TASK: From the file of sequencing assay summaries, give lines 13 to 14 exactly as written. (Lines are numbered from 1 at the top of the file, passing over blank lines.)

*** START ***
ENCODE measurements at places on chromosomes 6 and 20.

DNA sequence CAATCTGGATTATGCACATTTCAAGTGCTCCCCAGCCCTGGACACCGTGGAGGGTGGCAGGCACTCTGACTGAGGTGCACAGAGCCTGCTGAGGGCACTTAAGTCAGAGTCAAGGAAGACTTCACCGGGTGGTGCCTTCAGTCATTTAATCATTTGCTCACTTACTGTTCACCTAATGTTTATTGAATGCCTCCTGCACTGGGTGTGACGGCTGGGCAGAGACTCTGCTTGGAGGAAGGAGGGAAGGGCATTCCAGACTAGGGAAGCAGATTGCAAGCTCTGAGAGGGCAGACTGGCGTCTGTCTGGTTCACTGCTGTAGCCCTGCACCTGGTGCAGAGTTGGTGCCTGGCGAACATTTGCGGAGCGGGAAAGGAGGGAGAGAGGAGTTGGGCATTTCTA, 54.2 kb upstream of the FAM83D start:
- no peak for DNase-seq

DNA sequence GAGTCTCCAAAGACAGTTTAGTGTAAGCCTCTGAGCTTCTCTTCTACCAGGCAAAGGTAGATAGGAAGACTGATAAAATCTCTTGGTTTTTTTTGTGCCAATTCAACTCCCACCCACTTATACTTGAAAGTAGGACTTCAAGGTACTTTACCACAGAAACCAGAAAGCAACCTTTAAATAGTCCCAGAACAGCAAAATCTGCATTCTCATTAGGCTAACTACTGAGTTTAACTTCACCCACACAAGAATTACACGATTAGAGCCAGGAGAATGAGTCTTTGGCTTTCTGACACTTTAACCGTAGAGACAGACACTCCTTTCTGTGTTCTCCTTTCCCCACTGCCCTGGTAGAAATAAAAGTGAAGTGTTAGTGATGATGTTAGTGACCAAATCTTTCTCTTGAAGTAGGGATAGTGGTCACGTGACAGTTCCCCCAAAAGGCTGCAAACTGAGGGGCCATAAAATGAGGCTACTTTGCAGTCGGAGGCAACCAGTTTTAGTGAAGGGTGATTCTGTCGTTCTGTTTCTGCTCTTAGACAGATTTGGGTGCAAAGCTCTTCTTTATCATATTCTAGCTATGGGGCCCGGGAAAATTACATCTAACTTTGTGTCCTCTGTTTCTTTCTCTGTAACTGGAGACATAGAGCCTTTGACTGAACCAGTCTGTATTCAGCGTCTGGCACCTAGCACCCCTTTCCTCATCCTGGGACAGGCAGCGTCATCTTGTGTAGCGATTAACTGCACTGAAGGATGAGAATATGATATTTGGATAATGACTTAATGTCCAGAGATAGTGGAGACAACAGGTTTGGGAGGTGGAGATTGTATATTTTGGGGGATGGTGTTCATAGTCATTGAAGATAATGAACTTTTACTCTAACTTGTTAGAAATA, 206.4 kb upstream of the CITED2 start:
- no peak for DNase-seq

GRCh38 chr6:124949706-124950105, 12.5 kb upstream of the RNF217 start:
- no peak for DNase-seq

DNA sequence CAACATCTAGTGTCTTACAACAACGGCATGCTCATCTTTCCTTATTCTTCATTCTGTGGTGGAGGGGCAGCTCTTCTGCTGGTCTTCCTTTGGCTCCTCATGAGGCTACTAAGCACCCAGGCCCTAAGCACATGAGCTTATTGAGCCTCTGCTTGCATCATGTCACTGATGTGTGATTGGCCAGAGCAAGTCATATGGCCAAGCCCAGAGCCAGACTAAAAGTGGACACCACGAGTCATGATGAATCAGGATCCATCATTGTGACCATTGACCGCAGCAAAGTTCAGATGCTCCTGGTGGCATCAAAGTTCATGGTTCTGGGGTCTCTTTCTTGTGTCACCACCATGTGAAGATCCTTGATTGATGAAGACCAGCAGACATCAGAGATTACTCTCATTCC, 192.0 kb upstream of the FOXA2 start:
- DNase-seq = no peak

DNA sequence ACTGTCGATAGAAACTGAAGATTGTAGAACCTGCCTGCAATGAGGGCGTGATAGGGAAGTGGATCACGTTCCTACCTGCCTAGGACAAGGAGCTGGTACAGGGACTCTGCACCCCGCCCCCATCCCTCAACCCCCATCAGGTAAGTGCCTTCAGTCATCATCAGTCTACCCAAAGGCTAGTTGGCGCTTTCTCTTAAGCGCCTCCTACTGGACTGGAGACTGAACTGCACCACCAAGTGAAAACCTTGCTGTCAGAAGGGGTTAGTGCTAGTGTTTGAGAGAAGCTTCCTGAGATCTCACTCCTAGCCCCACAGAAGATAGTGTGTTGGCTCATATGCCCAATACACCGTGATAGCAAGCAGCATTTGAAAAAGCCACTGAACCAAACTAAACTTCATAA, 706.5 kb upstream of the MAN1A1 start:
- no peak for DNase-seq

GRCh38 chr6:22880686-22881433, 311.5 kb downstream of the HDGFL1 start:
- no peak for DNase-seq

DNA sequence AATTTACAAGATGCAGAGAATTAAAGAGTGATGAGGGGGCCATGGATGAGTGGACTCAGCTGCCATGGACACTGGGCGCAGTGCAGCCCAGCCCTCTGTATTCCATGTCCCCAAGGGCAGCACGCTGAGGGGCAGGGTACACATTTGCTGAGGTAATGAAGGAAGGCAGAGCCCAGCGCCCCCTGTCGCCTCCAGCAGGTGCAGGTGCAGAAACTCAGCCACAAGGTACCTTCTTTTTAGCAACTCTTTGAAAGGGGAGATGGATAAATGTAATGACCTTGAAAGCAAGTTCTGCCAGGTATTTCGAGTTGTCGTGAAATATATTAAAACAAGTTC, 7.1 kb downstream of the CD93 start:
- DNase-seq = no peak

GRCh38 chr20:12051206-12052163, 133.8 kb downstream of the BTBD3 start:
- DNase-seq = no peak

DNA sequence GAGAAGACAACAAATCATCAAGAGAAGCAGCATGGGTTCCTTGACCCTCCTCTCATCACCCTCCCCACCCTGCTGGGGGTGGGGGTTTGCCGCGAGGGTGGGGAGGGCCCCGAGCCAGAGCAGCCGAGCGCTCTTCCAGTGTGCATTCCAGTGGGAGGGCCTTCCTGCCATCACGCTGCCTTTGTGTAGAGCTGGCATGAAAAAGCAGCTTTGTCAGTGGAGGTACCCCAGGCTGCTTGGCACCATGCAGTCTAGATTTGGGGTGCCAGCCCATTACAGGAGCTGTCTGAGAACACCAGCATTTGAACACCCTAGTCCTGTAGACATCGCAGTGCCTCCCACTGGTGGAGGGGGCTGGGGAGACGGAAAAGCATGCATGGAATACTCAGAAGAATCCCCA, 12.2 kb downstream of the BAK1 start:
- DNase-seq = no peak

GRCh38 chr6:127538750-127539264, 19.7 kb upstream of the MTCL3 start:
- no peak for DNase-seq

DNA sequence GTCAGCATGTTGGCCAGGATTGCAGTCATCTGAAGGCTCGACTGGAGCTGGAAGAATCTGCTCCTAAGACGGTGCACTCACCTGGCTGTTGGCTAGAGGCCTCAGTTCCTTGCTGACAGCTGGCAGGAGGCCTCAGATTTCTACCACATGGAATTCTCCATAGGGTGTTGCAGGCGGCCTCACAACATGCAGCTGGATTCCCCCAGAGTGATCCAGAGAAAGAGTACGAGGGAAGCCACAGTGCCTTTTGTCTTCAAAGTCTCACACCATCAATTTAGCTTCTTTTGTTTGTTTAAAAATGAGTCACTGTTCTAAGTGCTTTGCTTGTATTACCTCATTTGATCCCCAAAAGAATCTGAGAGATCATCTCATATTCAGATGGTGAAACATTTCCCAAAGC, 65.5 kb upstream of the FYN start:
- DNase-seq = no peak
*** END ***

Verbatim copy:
- no peak for DNase-seq

DNA sequence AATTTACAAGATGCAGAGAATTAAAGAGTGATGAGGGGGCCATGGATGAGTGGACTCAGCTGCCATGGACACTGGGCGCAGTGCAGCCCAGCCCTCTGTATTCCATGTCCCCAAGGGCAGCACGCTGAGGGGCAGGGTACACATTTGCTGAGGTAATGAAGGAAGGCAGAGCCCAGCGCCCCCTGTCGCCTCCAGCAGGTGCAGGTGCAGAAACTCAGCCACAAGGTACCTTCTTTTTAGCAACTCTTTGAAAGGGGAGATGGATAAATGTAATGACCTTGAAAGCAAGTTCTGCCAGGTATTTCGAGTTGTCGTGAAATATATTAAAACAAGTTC, 7.1 kb downstream of the CD93 start: